Sci-News Roundup January 15 - January 21, 2022
General Interest  Cosmos   Innovation   Health  Nature  Environment  Climate

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Dec 09 Human Earth (video available)
Jan 11: How "Clean" Is Blue Hydrogen Energy? (video available)

This is the .gov info site for at-home tests.

Slate, January 14, 2022
What are sensitivity and specificity, anyway?

The Conversation, January 14, 2022
The court’s six conservative justices held that the Occupational Safety and Health Administration exceeded its power in issuing the mandate on private companies, which would have covered about 80 million workers.

Washington Post, January 13, 2022
Health experts say while there are no hard and fast rules, there are best practices for safely getting multiple uses out of N95s or KN95s.

BBC News, January 18, 2022
Covid-19 is continuing to spread around the world, with more than 300 million confirmed cases and more than five million deaths reported across almost 200 countries.


Science Daily, January 13, 2022
Counter to the general assumption that memories simply decay with time, 'forgetting' might not be a bad thing.

New York Times, January 17, 2022 (right out of Hitchcock!)
Crows have sometimes dropped sticks or leaves or feces onto outdoor diners.

Science News, January 18, 2022
‘History of Mathematics’ explores the origins of arithmetic, algebra, geometry and more.

Cosmos, January 18, 2022
Is there a difference between the differently colored balls?

Ancient History Lists, March 18, 2019
Now present-day Iran, Persia can be credited with such inventions as the refrigerator, the battery, and sulfuric acid, all of which were very advanced for the period.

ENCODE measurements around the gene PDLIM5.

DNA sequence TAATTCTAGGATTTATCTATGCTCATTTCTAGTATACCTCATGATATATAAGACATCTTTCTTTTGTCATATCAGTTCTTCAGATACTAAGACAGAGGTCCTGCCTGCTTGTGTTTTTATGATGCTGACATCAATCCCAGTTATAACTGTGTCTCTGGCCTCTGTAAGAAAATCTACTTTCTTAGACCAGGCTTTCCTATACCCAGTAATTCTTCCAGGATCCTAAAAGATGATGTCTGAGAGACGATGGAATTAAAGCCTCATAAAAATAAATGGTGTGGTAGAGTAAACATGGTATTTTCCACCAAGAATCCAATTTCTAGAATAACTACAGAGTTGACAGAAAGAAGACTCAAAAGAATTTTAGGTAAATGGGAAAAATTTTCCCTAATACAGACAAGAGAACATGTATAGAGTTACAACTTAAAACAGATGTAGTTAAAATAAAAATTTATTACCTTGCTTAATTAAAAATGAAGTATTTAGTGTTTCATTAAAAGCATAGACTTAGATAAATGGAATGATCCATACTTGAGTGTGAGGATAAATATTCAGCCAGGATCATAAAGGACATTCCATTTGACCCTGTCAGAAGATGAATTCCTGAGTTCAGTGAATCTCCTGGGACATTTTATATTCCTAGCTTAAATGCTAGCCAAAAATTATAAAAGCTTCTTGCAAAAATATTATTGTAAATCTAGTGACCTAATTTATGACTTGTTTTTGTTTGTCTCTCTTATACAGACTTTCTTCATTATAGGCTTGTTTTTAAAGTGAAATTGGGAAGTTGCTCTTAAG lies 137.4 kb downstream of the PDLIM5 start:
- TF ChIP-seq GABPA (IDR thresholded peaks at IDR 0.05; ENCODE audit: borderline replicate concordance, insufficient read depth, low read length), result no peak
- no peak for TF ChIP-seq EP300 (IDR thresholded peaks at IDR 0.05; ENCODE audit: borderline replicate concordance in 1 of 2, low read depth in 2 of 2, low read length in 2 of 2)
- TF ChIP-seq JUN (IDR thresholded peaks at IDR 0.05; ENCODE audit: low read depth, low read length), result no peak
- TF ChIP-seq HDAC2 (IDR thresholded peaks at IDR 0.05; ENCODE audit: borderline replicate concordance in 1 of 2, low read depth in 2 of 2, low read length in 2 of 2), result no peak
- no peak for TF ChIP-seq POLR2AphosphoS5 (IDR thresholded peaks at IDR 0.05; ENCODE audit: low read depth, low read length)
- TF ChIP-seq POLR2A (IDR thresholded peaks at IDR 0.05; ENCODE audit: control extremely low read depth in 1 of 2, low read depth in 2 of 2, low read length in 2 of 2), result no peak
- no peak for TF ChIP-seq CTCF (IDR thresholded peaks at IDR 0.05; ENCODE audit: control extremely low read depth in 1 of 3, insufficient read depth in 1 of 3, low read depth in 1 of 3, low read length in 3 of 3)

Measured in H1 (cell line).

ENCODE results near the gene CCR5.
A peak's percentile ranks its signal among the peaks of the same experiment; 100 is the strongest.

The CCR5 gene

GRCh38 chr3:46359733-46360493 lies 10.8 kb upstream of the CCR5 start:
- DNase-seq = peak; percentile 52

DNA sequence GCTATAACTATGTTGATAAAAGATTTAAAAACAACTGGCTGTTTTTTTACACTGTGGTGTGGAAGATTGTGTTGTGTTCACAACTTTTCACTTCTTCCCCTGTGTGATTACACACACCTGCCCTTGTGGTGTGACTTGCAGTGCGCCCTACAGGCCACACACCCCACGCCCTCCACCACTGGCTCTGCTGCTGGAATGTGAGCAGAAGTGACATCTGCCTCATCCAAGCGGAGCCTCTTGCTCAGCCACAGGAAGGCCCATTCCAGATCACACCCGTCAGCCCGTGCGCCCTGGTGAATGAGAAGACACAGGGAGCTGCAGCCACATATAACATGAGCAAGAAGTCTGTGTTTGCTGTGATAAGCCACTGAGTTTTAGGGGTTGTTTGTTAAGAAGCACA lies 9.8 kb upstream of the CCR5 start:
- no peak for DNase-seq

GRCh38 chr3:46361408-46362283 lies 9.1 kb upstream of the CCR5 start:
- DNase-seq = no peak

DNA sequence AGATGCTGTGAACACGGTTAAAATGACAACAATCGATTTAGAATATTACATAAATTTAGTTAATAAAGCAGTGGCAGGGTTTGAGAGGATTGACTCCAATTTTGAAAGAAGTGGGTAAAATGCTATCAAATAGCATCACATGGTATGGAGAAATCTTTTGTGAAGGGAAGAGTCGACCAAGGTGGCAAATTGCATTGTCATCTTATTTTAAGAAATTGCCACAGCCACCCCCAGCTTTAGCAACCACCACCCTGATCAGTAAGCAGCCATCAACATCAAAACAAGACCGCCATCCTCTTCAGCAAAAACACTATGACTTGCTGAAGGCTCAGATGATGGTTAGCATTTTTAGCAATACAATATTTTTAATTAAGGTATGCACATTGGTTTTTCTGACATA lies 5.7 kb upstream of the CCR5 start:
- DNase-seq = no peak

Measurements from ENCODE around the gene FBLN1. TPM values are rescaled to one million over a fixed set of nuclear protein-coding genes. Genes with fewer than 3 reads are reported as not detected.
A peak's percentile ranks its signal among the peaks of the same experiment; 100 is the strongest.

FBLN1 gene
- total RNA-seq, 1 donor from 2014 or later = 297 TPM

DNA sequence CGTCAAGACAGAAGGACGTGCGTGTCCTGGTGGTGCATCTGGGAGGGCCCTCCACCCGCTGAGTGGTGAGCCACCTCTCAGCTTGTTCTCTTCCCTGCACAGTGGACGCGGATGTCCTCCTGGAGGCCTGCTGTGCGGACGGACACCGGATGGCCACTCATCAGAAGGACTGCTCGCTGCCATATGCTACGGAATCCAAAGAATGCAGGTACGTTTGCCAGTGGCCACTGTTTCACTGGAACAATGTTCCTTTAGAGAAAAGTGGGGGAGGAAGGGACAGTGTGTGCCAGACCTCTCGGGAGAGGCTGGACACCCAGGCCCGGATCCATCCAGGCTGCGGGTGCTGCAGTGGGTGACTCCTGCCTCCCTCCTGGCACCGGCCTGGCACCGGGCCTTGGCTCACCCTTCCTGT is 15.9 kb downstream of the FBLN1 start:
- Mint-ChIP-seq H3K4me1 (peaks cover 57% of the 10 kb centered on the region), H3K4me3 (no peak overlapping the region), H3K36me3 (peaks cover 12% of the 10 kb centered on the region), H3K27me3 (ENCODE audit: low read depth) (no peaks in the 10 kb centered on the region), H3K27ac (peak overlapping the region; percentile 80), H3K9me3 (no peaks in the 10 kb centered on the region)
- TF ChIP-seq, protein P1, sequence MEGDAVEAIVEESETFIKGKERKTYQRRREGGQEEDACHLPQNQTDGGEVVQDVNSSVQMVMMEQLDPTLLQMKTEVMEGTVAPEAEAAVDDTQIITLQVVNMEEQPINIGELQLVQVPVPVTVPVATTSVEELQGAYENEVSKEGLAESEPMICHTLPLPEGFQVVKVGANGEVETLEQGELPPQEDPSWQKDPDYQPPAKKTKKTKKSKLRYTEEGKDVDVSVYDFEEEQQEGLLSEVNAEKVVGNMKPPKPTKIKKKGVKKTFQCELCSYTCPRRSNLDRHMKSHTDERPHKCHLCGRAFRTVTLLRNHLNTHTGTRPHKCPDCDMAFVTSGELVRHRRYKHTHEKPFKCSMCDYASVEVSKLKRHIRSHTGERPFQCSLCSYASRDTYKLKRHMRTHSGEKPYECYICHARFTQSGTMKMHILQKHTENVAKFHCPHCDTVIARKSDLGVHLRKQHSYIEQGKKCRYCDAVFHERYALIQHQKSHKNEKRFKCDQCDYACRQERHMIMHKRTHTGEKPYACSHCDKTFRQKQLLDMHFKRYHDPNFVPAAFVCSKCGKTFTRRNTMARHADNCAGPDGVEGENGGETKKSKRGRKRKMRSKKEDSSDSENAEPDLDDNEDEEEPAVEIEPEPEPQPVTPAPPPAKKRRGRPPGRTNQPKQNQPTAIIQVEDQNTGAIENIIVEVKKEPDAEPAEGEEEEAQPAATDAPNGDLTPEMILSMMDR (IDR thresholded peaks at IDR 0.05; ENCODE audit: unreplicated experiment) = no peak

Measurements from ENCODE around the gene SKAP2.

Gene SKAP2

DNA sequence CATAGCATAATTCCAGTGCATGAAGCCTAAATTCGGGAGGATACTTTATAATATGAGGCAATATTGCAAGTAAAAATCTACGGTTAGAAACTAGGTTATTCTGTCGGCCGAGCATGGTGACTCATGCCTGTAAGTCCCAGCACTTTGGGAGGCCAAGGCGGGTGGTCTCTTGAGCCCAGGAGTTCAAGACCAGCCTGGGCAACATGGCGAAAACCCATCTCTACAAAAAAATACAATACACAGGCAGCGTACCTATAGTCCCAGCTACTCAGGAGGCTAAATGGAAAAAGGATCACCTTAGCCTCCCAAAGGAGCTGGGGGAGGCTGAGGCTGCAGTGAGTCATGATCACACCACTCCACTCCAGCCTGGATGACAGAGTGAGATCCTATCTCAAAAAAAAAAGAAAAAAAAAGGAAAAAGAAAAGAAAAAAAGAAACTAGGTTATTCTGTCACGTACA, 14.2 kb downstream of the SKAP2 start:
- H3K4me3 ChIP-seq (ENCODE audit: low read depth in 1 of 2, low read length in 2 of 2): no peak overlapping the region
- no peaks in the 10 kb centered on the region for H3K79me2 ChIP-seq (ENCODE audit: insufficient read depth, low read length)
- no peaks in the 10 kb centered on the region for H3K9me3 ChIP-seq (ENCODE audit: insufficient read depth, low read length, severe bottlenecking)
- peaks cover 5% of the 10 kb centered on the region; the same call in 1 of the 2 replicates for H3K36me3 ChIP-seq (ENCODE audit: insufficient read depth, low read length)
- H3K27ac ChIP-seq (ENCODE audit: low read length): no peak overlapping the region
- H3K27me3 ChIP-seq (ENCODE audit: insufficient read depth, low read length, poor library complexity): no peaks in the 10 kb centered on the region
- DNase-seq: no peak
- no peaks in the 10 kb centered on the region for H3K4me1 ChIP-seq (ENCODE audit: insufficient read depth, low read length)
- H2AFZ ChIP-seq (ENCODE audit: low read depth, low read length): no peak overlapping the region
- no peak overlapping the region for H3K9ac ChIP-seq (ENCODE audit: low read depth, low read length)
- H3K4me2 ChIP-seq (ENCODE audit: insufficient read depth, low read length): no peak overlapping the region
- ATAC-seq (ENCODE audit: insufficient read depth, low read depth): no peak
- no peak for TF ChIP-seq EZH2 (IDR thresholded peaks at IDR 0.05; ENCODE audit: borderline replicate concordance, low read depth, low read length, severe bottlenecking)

Symmetry, January 18, 2022
Quantum information breaks the rules of classical information in a way that could allow us to answer questions that a classical computer cannot.


Universe Today, January 17, 2022
Scientists have studied it many times, and they’ve concluded that the strange, organic-seeming morphologies inside the meteorite were not biological in origin.
So what created them?

Quanta, January 12, 2022
Physicists have been busy exploring how our universe might emerge like a hologram out of a two-dimensional sheet. New clues have come from the symmetries found on an infinitely distant “celestial sphere.”

Phys.Org, January 13, 2022
The Dark Energy Spectroscopic Instrument (DESI) has capped off the first seven months of its survey run by smashing through all previous records for three-dimensional galaxy surveys, creating the largest and most detailed map of the universe ever.

Inverse, January 18, 2022
The JWST anticipated January 23 arrival at L2 won’t be the final step the telescope must complete before beginning its science mission — months of instrument calibration and testing remain — but it will mark the successful end of a long physical journey that started with a secret trip down the Panama Canal in October.

Ars Technica, January 17, 2022
The system already has over 1,500 satellites in orbit and has received approval to operate 12,000 of them. And that has astronomers worried.


MIT News, January 10, 2022
With special treatment, minerals called zeolites — commonly found in cat litter — can efficiently remove the greenhouse gas from the air, researchers report.

Smithsonian, January 14, 2022
The canned food company’s tomato breeding program was responsible for developing several important varieties

The Conversation, January 10, 2022
5G offers an order of magnitude – 10 times – more bandwidth than its predecessor, 4G. The greater bandwidth is possible because over and above low and medium frequency radio waves, 5G uses additional higher-frequency waves to encode and carry information.

Science Daily, January 12, 2022
Bioengineers successfully regrew cartilage in a rabbit's knee, a promising hop toward healing joints in humans.

TechXplore, January 14 2022
The climate crisis requires ramping up usage of renewable energy sources like solar and wind, but with intermittent availability, scalable energy storage is a challenge.  


Sci-News, January 12, 2022